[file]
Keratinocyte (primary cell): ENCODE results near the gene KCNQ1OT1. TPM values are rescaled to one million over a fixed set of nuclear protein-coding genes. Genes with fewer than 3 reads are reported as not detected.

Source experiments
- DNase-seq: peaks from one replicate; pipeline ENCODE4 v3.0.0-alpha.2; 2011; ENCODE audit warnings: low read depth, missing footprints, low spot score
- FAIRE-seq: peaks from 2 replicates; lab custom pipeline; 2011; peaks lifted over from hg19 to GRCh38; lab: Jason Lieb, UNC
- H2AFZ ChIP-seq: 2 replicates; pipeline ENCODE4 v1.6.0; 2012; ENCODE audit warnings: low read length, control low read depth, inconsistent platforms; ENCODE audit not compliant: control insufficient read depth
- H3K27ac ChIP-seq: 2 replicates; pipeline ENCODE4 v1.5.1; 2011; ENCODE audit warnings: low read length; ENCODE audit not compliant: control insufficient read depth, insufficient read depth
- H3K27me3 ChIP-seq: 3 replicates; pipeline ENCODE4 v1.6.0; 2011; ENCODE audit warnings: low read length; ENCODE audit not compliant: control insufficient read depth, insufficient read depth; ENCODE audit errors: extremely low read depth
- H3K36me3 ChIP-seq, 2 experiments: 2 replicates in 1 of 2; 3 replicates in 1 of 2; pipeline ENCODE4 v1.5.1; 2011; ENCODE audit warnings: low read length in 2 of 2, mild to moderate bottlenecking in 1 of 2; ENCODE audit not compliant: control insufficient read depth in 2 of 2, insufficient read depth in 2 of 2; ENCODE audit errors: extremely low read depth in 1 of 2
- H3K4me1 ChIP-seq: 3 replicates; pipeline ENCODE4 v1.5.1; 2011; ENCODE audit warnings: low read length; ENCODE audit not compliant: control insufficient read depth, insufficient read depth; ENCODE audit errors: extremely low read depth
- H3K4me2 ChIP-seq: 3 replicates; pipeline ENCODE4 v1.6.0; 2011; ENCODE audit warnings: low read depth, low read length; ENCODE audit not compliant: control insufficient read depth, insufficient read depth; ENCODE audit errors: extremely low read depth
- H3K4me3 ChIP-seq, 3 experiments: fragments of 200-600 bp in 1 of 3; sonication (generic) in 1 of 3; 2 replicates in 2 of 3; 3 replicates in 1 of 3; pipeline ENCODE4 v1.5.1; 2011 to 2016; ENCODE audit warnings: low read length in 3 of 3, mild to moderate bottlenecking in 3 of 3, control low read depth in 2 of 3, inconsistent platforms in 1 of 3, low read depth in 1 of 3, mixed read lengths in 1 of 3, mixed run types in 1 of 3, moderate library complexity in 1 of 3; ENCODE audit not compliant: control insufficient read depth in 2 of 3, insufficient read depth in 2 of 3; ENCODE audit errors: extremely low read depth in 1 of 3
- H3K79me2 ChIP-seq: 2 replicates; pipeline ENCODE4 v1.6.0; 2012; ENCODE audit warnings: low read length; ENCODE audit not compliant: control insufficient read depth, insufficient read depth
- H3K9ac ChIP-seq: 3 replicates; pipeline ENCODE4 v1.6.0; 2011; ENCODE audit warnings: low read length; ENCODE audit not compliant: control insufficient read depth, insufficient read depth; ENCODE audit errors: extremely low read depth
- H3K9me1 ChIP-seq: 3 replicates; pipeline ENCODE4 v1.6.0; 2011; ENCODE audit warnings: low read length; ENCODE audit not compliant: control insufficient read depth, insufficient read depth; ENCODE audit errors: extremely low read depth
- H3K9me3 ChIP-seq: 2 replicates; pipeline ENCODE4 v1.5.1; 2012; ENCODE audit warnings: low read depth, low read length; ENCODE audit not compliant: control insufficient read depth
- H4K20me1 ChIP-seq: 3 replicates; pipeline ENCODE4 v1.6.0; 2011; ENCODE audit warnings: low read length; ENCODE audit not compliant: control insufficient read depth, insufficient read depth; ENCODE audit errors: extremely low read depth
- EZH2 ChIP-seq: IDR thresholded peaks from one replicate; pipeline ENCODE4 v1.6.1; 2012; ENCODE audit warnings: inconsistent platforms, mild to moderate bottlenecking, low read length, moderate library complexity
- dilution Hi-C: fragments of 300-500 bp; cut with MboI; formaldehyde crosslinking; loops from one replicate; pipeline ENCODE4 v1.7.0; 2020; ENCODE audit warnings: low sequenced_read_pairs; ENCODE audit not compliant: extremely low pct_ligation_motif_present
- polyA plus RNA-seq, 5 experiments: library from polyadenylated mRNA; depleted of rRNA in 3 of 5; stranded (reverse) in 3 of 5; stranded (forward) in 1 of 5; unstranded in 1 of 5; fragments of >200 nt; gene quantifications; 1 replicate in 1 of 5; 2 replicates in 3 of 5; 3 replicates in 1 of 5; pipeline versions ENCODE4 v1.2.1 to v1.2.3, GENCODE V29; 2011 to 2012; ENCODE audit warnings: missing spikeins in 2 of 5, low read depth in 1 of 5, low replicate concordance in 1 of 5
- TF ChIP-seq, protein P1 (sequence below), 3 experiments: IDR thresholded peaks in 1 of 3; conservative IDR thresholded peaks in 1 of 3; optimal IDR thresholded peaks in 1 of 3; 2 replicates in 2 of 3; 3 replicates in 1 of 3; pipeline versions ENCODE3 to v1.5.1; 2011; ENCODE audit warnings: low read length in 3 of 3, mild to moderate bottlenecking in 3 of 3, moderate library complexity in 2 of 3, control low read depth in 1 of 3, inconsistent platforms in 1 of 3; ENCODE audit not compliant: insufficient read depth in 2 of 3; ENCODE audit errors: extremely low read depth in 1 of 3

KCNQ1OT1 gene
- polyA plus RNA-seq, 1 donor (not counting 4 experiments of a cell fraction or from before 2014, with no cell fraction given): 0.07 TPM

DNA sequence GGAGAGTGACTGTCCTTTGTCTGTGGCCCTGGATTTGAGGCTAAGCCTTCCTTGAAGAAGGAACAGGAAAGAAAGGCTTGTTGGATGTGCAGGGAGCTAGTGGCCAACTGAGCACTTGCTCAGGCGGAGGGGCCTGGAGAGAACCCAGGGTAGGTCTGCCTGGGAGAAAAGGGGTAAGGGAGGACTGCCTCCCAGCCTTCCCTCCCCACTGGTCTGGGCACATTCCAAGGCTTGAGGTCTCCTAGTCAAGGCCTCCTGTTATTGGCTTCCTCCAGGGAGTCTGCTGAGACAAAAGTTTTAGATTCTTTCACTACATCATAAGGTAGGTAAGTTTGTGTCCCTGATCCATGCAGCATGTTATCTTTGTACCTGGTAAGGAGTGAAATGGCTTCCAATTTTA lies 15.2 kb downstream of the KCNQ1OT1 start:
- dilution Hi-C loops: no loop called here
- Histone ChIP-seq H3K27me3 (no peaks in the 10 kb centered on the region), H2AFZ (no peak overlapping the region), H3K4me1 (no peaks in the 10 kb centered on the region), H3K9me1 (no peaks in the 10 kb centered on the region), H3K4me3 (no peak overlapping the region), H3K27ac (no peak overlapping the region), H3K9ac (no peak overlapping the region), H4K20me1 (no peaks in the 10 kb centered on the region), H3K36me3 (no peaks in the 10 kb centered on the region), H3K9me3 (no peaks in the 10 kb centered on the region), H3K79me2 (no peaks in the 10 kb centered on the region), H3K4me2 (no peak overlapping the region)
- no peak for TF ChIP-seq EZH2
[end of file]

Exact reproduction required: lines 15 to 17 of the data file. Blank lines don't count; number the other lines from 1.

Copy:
- H3K9me3 ChIP-seq: 2 replicates; pipeline ENCODE4 v1.5.1; 2012; ENCODE audit warnings: low read depth, low read length; ENCODE audit not compliant: control insufficient read depth
- H4K20me1 ChIP-seq: 3 replicates; pipeline ENCODE4 v1.6.0; 2011; ENCODE audit warnings: low read length; ENCODE audit not compliant: control insufficient read depth, insufficient read depth; ENCODE audit errors: extremely low read depth
- EZH2 ChIP-seq: IDR thresholded peaks from one replicate; pipeline ENCODE4 v1.6.1; 2012; ENCODE audit warnings: inconsistent platforms, mild to moderate bottlenecking, low read length, moderate library complexity